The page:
Tuesday, July 5, 2011


I walked over to the Cinemateque here in Jerusalem this afternoon to buy tickets for one of the movies being shown at the Jerusalem Film Festival.  (For all of spring and now into summer Israel and, in particular, Jerusalem, has had a multitude of music festivals, street parties, food samplings, outdoor concerts and operas, and on and on.) 

On the way back I stopped for a break at a stand and bought a glass of fresh hand-squeezed OJ to help get a little relief from the summer sun.  Then I started up Martin Luther King Street to the new and large MLK Square, which is set in the middle of a traffic circle and features nice flowers and an impressive steel structure. 

It is fitting that a beacon of freedom to the world, and a great supporter of Israel, should be honored in Jerusalem, the capital city of the people who helped give the world the concept of individual liberty and self-determination and who longed for freedom in their own land for 2,000 years.  However, I was struck by a little irony. 

Sunday, July 3, 2011


A friend recently suggested that if President Obama truly wanted the parties to the Israeli-Arab dispute to return to the 1949 ceasefire lines (or as many inaccurately call them, the 1967 borders), there would be no new Palestinian state. 

As my friend accurately noted, during the 1948 war by the Arab states against Israel's creation, Egypt gained control of Gaza and Jordan took what is called the West Bank.  Those countries retained control until the 1967 war.  If all of the parties were to truly go back to the 1967 lines, Israel would go back to borders with the parties who had sovereignty over those territories prior to the 1967 war, Jordan and Egypt.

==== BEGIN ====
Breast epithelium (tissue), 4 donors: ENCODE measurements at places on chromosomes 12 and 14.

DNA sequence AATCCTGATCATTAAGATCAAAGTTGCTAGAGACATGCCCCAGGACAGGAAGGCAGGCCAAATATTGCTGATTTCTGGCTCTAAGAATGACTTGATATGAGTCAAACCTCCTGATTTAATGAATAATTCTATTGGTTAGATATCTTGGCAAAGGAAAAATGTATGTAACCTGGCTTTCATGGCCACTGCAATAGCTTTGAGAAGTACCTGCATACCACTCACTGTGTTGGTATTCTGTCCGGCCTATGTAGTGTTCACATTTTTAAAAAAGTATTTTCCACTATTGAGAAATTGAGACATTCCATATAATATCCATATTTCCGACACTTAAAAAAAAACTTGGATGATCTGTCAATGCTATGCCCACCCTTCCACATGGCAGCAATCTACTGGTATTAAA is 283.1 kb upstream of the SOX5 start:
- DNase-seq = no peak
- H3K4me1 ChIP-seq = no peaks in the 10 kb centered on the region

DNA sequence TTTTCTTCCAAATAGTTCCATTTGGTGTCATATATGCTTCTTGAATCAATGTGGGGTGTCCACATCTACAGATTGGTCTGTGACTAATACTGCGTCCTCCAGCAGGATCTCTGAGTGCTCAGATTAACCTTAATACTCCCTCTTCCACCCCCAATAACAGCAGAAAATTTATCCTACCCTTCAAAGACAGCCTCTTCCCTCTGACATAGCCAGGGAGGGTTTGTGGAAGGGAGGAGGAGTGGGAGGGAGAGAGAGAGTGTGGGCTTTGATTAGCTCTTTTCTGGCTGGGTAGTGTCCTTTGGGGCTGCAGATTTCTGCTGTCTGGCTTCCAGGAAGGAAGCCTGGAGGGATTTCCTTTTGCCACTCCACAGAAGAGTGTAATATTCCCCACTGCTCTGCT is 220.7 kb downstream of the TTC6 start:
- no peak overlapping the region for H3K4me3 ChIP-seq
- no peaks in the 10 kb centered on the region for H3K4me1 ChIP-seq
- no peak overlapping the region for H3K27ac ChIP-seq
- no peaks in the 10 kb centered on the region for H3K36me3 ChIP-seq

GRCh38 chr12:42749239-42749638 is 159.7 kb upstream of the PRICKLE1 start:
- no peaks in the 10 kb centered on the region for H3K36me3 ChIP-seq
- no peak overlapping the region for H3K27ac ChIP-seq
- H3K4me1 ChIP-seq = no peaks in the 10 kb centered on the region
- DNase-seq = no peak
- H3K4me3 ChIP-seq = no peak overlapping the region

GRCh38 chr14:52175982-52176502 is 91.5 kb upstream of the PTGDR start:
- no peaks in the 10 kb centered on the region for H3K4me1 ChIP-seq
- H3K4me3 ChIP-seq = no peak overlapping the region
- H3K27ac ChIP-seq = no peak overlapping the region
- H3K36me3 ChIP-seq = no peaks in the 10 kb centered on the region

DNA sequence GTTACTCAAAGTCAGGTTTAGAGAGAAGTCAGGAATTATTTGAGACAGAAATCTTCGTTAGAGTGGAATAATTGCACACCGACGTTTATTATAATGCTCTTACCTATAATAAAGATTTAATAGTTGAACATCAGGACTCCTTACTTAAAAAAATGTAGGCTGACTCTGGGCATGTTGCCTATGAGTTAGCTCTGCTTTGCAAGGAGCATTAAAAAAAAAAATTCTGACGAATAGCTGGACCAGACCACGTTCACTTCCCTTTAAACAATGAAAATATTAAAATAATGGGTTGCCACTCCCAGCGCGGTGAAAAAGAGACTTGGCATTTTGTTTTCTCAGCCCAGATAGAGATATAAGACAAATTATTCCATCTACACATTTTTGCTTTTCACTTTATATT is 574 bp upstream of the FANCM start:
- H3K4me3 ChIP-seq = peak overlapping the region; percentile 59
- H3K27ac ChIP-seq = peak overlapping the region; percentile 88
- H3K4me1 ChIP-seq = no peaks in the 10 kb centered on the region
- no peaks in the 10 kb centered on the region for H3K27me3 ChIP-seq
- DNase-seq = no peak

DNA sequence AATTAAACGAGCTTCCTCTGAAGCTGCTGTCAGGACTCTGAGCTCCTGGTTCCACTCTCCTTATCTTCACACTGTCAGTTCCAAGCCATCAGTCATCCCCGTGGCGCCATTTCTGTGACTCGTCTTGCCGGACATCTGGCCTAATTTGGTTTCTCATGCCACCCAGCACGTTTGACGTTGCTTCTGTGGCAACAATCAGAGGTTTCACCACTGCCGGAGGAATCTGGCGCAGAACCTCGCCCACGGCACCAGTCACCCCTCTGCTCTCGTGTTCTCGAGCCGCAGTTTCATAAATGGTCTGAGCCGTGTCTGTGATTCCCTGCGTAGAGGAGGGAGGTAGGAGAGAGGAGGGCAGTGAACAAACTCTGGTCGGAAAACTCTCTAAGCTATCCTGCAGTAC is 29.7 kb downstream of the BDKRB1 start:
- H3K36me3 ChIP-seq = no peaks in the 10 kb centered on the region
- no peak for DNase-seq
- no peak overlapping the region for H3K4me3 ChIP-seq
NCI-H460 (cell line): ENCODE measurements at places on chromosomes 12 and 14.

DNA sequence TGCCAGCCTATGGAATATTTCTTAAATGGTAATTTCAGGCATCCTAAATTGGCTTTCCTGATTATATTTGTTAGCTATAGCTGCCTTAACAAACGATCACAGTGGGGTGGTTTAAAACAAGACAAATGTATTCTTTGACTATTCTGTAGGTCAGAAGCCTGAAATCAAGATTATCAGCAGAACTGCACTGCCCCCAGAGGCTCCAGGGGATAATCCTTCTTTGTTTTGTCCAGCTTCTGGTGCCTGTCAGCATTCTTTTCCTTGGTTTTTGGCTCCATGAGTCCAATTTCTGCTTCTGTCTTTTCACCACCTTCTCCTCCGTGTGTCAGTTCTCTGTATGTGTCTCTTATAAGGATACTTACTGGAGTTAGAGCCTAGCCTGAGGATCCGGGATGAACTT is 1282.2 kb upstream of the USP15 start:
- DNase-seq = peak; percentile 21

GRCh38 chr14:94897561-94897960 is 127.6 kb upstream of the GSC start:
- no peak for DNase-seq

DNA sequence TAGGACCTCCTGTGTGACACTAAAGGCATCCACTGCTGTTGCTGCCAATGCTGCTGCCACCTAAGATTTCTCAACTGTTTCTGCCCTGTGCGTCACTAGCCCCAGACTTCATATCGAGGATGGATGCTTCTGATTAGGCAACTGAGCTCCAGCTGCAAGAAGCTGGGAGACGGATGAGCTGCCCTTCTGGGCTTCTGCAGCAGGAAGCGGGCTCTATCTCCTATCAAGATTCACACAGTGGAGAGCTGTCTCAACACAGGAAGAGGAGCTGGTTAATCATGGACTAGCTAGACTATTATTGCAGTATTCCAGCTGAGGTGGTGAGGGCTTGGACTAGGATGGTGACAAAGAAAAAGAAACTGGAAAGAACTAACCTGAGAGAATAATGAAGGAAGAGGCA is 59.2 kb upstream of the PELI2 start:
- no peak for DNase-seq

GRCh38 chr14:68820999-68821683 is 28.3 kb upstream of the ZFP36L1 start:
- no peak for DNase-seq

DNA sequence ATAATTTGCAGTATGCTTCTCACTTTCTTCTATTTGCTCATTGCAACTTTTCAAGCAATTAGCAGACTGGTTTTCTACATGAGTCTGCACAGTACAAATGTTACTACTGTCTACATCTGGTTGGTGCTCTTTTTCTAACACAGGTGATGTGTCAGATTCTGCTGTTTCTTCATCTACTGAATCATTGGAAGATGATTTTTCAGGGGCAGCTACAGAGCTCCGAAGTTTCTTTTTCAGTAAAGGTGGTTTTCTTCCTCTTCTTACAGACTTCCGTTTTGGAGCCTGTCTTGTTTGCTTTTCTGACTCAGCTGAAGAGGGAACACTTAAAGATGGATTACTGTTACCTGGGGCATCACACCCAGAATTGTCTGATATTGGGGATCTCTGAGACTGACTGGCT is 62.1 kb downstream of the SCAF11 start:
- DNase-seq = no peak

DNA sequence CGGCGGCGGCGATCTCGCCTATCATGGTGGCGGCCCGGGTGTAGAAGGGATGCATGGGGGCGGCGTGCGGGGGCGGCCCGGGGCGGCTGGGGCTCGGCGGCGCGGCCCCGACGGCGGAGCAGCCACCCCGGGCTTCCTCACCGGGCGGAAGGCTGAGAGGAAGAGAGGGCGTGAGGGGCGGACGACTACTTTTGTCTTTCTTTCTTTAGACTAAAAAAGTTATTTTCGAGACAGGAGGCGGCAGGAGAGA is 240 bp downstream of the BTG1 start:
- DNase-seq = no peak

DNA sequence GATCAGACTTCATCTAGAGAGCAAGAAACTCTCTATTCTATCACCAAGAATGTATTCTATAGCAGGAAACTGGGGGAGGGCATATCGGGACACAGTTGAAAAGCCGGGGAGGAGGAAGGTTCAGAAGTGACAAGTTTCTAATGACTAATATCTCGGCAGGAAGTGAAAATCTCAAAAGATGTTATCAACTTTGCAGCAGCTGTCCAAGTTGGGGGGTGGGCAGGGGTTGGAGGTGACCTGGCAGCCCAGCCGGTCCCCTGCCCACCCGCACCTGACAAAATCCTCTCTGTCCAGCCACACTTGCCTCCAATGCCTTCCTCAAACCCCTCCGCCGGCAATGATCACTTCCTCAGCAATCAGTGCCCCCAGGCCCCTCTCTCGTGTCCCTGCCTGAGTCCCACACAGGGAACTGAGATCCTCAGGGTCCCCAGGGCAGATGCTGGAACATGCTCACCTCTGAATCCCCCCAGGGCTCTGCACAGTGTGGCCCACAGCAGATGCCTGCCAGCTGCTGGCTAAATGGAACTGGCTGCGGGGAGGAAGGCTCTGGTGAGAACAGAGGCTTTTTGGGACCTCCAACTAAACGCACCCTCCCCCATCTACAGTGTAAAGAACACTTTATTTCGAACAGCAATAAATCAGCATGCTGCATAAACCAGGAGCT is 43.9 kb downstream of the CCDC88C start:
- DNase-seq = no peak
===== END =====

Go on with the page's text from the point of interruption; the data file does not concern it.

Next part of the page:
While the chances of this happening are slim to nil, the suggestion does raise some interesting questions and issues, such as:


We recently took a nice trip up the to the north coast of Israel.  It is one of my favorite parts of Israel because you can still get the feel of the "old" Israel:  two-lane roads, lots of agriculture and open space, beautiful beaches, and small towns. 

But one thing that was very up-to-date was the price of gas or, as they say here, petrol.  For 95 octane: 8 NIS a liter.  At a 3.4 exchange rate, that is $2.35 per liter.  3.8 liters to the gallon, equals $8.93 per gallon.  Yep, almost $9 a gallon. 

So, remember that the next time you are at the pumps and are about to complain. 


I've been watching the debacle that is the California budget process from Israel.  As a lobbyist, the fights over the budget were always challenging and intense and often frustrating.  Long hours, tough negotiations, short tempers. 

Now, out of the fray and watching from 9,000 miles away, things back in the Golden State, or at least in the capital of the Golden State, just seem, well, sad.  Pathetic.  I am not sure if things have gotten significantly worse since my last budget process in 2009, although several former colleagues say they have, or whether  time and distance give one another perspective.